"Life is what happens when you've made other plans."
So many birds, my friends, and I'm still catching up. Finally, I can share the highlights from the first full week of May!
Both of the first two birds are Orange-crowned Warblers. A first spring female is duller blue-gray and the adult has more yellow plumage
Yellow Warblers are next, male and female.
A female Northern Parula found a tidbit on the waning bluebells.
These photos are of Pine Warblers. The first two photos are of a female, still in late winter/first spring plumage. I had never seen this plumage before and the bird didn't sit still long! The last image is a male, taken last year.
The Palm Warbler in the first image was soon joined by the Northern Parula and a Yellow-rumped Warbler.
An interesting thing about this spring is that males have been heard, some seen but they have been in a hurry to get to the breeding grounds since they got a late start. As a result, I haven't photographed as many of the males as usual.
Next is a female Golden-winged Warbler followed by a Blackpoll in the swampy puddle, and a Black-throated Green Warbler near the bubbler.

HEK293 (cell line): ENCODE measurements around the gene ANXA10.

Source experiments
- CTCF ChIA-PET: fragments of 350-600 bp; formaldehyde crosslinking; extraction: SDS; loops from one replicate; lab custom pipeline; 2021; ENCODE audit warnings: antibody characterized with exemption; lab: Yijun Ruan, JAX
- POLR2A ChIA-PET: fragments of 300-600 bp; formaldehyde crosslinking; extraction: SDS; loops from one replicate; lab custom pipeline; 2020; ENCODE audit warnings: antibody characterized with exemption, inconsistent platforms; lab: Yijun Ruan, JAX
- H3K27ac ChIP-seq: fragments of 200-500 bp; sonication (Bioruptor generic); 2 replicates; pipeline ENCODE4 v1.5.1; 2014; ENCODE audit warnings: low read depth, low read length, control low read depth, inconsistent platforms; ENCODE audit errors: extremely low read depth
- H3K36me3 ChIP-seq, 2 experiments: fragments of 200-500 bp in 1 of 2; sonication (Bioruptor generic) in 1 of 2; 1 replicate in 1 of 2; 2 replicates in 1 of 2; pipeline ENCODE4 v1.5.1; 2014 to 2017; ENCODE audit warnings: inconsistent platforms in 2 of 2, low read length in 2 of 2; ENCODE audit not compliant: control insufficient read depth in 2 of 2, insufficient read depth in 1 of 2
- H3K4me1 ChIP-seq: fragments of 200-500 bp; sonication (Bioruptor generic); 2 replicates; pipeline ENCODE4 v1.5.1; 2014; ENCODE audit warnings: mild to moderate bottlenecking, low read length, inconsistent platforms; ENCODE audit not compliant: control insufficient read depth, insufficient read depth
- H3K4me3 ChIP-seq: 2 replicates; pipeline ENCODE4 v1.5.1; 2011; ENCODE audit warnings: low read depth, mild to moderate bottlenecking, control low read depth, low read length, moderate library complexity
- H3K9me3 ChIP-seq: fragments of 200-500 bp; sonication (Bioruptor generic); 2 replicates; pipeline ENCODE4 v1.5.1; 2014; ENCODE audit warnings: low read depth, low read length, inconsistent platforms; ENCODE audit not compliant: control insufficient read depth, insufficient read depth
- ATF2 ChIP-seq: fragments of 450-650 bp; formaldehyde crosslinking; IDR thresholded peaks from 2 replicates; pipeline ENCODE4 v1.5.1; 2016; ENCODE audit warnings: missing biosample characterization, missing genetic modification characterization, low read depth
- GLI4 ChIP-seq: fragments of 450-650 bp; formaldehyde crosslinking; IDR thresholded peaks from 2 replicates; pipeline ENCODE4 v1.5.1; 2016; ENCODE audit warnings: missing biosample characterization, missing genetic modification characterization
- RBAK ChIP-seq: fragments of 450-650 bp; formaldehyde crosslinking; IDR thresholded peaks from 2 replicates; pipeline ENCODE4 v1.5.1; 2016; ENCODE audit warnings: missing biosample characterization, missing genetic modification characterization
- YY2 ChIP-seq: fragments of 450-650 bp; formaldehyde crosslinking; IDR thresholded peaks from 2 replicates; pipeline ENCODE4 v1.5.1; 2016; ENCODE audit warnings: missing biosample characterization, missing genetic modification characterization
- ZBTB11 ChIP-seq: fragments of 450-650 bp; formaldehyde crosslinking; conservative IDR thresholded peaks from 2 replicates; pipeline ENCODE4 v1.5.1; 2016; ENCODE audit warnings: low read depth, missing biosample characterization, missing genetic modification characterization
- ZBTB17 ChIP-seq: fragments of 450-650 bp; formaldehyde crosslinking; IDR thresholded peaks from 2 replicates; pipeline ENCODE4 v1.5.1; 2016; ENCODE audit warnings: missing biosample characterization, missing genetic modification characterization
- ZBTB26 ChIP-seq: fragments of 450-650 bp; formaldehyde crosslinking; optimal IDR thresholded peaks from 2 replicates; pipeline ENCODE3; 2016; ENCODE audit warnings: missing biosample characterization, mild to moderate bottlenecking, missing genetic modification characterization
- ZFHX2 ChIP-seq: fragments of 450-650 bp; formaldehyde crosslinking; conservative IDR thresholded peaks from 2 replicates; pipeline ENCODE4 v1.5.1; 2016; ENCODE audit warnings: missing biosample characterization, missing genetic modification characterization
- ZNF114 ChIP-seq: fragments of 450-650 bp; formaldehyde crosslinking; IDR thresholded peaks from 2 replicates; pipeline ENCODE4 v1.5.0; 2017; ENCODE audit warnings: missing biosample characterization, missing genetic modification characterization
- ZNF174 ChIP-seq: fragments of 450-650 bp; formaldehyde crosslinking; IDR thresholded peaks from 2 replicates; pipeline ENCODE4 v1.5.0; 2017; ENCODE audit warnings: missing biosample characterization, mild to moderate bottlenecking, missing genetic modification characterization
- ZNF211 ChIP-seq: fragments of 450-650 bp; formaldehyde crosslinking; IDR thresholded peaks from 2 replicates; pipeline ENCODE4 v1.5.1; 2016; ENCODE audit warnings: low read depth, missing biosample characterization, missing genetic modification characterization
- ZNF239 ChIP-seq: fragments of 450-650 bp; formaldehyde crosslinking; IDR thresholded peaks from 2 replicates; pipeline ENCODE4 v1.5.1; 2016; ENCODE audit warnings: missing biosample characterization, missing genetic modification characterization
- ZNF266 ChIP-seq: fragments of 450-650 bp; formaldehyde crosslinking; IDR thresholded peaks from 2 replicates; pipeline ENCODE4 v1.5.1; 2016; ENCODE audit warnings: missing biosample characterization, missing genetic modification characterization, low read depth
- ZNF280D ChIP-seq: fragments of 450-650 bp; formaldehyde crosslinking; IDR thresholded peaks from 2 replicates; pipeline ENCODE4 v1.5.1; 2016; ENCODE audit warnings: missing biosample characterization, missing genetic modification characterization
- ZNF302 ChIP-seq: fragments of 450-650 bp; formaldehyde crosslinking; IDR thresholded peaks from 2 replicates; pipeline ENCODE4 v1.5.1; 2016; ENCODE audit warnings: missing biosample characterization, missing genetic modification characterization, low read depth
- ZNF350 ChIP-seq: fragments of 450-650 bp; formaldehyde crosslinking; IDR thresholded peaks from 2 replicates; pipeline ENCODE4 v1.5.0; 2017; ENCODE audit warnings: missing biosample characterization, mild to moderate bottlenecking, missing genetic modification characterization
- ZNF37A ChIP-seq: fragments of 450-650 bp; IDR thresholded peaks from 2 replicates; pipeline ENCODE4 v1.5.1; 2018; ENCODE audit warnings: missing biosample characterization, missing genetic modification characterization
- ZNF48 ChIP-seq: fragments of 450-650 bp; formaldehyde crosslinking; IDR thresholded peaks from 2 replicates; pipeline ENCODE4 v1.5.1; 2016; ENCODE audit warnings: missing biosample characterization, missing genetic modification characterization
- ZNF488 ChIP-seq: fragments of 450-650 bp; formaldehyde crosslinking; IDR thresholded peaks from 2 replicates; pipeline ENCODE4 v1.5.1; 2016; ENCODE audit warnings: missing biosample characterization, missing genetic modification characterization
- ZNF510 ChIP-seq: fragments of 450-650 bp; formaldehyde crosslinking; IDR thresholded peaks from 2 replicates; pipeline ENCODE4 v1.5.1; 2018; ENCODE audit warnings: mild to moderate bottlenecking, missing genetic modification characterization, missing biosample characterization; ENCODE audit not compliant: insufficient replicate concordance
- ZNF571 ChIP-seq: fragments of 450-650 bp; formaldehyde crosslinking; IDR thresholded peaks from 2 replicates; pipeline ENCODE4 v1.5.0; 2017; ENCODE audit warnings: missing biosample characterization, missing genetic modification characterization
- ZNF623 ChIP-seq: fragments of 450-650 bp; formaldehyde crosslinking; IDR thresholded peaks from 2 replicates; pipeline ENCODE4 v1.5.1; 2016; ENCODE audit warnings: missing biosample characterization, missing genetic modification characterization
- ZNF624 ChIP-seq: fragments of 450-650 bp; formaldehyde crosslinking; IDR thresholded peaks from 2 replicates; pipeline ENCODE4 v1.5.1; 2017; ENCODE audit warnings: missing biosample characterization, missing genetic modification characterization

A female Blue-winged Warbler visited the bubbler often. A Wilson's Warbler and a female Black-and-white Warbler were also seen several days.
A Common Yellowthroat spent quite a bit of time in hiding, but it got more comfortable the longer it stayed around. More images next time.
An American Redstart is often challenging to photograph because it's so dark. It was joined in a splash fest at the bubbler with the female Blue-winged and three Tennessee Warblers.
Scarlet Tanagers are so striking! The male is bright red, the female more yellow-green with darkish wings.
Another plumage I had not seen before was this red morph female Summer Tanager in the first image, brownish with patches of red feathering. Typical females are orangey-yellow, like the female from 4-30-21. The young males remind me of Neapolitan sherbet! The plumage transitions to the deep orangey-red of the adult male in the last of this series.
Orioles! Baltimore male and female are in the first two images, then a female Orchard Oriole is in the third photo.
This is the only image I managed to get of a Wood Thrush. I heard the lovely singer several days. More thrushes will be shown next time.
We all need a little cool relief on days like today!
Stay well in this heat, we wait for a significant front to move out the unhealthy air mass!
To see all the photos, begin here: